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Help Analyzing some code ...

iwilld0itiwilld0it Posts: 1,134Member
Ive been analyzing the pythonwin libraries (since no documentation exists) ... i was wondering if anyone can help me decipher the code below so that I have a better understanding ...

[code]

class Object:
def __init__(self, initObj = None):
self.__dict__['_obj_'] = initObj
# self._obj_ = initObj
if initObj is not None: initObj.AttachObject(self)
def __del__(self):
self.close()
def __getattr__(self, attr): # Make this object look like the underlying win32ui one.
# During cleanup __dict__ is not available, causing recursive death.
if attr != '__dict__':
try:
o = self.__dict__['_obj_']
if o is not None:
return getattr(o, attr)
# Only raise this error for non "internal" names -
# Python may be calling __len__, __nonzero__, etc, so
# we dont want this exception
if attr[0]!= '_' and attr[-1] != '_':
raise win32ui.error, "The MFC object has died."
except KeyError:
# No _obj_ at all - dont report MFC object died when there isnt one!
pass
raise AttributeError, attr

def OnAttachedObjectDeath(self):
# print "object", self.__class__.__name__, "dieing"
self._obj_ = None
def close(self):
if self.__dict__.has_key('_obj_'):
if self._obj_ is not None:
self._obj_.AttachObject(None)
self._obj_ = None

[/code]

I know how __init__ and __del__ works.

I im not really sure how __getattr__ and __dict__ work and what the programmer is trying to do in the __getattr__ method. Thank you.


Comments

  • infidelinfidel Posts: 2,900Member
    : Ive been analyzing the pythonwin libraries (since no documentation exists) ... i was wondering if anyone can help me decipher the code below so that I have a better understanding ...
    :
    : [code]
    :
    : class Object:
    : def __init__(self, initObj = None):
    : self.__dict__['_obj_'] = initObj
    : # self._obj_ = initObj
    : if initObj is not None: initObj.AttachObject(self)
    : def __del__(self):
    : self.close()
    : def __getattr__(self, attr): # Make this object look like the underlying win32ui one.
    : # During cleanup __dict__ is not available, causing recursive death.
    : if attr != '__dict__':
    : try:
    : o = self.__dict__['_obj_']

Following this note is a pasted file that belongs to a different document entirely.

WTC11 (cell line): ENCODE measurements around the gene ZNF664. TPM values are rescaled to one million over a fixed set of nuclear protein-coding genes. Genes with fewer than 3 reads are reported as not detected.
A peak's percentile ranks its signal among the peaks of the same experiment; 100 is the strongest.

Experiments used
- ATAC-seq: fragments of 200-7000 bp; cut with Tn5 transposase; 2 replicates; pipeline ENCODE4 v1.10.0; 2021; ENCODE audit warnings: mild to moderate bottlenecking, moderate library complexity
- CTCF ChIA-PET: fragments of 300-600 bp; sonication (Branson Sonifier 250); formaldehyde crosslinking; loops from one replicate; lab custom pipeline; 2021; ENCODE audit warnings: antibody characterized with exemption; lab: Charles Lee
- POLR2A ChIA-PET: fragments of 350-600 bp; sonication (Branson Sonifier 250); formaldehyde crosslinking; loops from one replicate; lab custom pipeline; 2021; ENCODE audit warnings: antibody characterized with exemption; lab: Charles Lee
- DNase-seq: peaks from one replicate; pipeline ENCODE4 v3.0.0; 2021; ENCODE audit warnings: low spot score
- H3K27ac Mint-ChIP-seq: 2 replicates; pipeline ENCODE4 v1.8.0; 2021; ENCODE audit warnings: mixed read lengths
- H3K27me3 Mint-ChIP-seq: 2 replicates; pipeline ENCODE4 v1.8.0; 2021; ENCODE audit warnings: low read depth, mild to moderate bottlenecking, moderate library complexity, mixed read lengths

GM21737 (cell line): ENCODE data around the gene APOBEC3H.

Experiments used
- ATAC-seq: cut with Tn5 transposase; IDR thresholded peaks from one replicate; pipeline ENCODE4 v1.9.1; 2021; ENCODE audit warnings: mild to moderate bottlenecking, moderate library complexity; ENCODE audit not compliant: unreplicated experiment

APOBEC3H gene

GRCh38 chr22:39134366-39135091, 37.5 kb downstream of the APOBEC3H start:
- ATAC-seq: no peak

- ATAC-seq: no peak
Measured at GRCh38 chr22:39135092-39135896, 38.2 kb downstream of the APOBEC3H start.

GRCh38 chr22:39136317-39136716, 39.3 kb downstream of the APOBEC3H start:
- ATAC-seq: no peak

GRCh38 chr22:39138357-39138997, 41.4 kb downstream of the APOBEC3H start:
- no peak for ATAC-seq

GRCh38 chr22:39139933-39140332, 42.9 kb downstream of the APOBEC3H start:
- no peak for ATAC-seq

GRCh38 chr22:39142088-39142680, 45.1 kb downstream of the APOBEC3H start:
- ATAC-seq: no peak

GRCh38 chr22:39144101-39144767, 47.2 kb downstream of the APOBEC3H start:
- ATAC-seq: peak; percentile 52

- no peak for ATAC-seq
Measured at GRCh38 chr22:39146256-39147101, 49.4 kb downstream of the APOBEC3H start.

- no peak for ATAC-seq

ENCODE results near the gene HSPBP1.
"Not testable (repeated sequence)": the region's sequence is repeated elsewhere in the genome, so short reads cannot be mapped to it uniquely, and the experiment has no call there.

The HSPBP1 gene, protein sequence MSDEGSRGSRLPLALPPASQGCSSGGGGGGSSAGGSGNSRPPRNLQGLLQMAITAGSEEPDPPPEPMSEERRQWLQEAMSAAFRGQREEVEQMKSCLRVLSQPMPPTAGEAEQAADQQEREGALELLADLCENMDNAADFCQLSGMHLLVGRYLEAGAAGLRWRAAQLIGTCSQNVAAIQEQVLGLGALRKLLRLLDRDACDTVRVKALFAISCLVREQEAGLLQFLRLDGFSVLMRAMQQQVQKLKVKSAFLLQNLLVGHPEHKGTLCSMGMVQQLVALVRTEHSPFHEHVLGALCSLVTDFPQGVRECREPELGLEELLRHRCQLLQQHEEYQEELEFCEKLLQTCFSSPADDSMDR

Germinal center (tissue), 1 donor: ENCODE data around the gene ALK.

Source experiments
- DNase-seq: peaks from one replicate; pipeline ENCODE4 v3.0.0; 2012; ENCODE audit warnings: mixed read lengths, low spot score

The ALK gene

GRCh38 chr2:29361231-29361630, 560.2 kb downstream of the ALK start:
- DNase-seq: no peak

: if o is not None:
    : return getattr(o, attr)
    : # Only raise this error for non "internal" names -
    : # Python may be calling __len__, __nonzero__, etc, so
    : # we dont want this exception
    : if attr[0]!= '_' and attr[-1] != '_':
    : raise win32ui.error, "The MFC object has died."
    : except KeyError:
    : # No _obj_ at all - dont report MFC object died when there isnt one!
    : pass
    : raise AttributeError, attr
    :
    : def OnAttachedObjectDeath(self):
    : # print "object", self.__class__.__name__, "dieing"
    : self._obj_ = None
    : def close(self):
    : if self.__dict__.has_key('_obj_'):
    : if self._obj_ is not None:
    : self._obj_.AttachObject(None)
    : self._obj_ = None
    :
    : [/code]
    :
    : I know how __init__ and __del__ works.
    :
    : I im not really sure how __getattr__ and __dict__ work and what the programmer is trying to do in the __getattr__ method. Thank you.

    __dict__ is where an object stores it's instance variables. When you use dot notation to refer to an attribute of an object, Python looks in object.__dict__

    For example:

    [code]
    >>> class A:
    ... def __init__(self):
    ... self.foo = 'foo'
    ...
    >>> a = A()
    >>> a.__dict__
    {'foo': 'foo'}
    >>> a.bar = 'bar'
    >>> a.__dict__
    {'foo': 'foo', 'bar': 'bar'}
    >>>
    [/code]

    So when this class is instantiated, you pass it some other object, initObj. The instance then adds it to it's own __dict__, making it an instance variable. self.__dict__['name'] = value is basically the same as self.name = value. I'm not sure why the chose the former over the latter.

    __getattr__ is called when someone tries to access an instance attribute that the object doesn't have. Since this class is wrapping another object, if someone refers to obj.foo, __getattr__ is called and passed "foo" as the name. Then the class checks it's own __dict__ for an item named _obj_. If it has one, it calls getattr() which is a builtin function that returns an object attribute by name. That's basically what it's doing. Wrapping an object in another object and redirecting attribute references to the wrapped object.

    One of my books has a great example that shows how useful the getattr() function is. It's a simple chatroom server where the users issue commands in their clients like "say foobar" or "login username". The server picks off the first word of the client input and then calls getattr(self, 'handle_' + command) to try to find a function within itself that can handle the client command (i.e. handle_say, handle_login, etc). If there is one, getattr returns a function object, which I think we covered in the past. It's really pretty cool, especially compared to how difficult the equivalent functionality is in other languages.


    [size=5][italic][blue][RED]i[/RED]nfidel[/blue][/italic][/size]

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